Destined for Jupiter’s icy moon Europa, the Europa Clipper spacecraft – the largest NASA has ever flown on an interplanetary mission – is being readied to launch in October 2024. Between now and then, thousands of hours of work will go into assembling and testing the spacecraft to ensure it’s hardy enough to survive a six-year 1.6-billion-mile (2.6 billion kilometer) journey and sophisticated enough to perform a detailed science investigation of this mysterious moon.
The new video series “Spacecraft Makers: Europa Clipper” offers quick updates on the mission’s progress and lifts the curtain on the exacting work that goes into making sure the spacecraft reaches the Jupiter system in 2030. Europa Clipper aims to help answer questions about the ocean that scientists strongly believe lies below Europa’s icy crust.
The spacecraft will fly by the moon about 50 times while orbiting Jupiter. (It can’t orbit Europa because doing so would bring Europa Clipper too close to the gas giant’s brutal radiation belts. Learn more in the video.) On each flyby, a suite of science instruments will gather data on how deep the subsurface ocean is, how thick the ice crust is, and, potentially, the characteristics of any plumes that may be venting subsurface water into space. The goal is to find out whether Europa has the potential to support life.
The series’ premiere episode features Europa Clipper Project Manager Jordan Evans, who also has worked on NASA’s Curiosity Mars rover and the agency’s Hubble Space Telescope. In the video, he joins Deputy Science Manager Trina Ray, who worked on NASA’s Cassini and Galileo missions. They venture into JPL’s storied High Bay 1 clean room, where the Europa Clipper spacecraft is under construction – and where all of NASA’s Mars rovers, the twin Voyager spacecraft, and other historic spacecraft were assembled.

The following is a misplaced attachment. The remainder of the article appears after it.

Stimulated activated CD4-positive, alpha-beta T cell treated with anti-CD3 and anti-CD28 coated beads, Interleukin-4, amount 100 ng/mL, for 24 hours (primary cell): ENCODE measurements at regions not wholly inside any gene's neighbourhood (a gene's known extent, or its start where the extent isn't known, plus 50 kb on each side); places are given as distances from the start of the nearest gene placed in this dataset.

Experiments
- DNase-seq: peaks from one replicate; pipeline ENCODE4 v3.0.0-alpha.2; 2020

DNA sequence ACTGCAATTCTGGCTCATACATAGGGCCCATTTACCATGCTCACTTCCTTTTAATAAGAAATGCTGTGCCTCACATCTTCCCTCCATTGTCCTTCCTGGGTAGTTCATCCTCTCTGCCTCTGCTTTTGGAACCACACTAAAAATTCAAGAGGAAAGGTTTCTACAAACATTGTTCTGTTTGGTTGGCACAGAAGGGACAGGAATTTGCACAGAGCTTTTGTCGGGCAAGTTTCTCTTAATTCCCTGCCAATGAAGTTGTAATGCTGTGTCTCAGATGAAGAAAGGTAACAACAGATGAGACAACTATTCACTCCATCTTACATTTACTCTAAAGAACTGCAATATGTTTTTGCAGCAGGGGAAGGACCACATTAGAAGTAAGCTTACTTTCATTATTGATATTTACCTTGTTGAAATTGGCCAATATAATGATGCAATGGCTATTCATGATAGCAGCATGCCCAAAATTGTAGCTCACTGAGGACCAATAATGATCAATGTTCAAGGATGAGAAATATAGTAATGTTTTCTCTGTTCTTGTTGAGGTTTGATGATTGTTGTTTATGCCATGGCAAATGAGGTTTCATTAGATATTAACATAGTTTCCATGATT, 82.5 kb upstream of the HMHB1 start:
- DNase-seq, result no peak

While you’re digging into the nuts and bolts of the spacecraft, check out a 24-hour live feed of assembly in progress in High Bay 1.
Additional episodes of “Spacecraft Makers” will include more activity inside other clean rooms where components of Europa Clipper are coming together. Future seasons of the series will cover other missions under construction at JPL.
More About the Mission
Europa Clipper’s main science goal is to determine whether there are places below the surface of Jupiter’s icy moon, Europa, that could support life. The mission’s three main science objectives are to understand the nature of the ice shell and the ocean beneath it, along with the moon’s composition and geology. The mission’s detailed exploration of Europa will help scientists better understand the astrobiological potential for habitable worlds beyond our planet.
Managed by Caltech in Pasadena, California, JPL leads the development of the Europa Clipper mission in partnership with the Johns Hopkins Applied Physics Laboratory (APL) in Laurel, Maryland, for NASA’s Science Mission Directorate in Washington. APL designed the main spacecraft body in collaboration with JPL and NASA’s Goddard Space Flight Center in Greenbelt, Maryland. The Planetary Missions Program Office at NASA’s Marshall Space Flight Center in Huntsville, Alabama, executes program management of the Europa Clipper mission.
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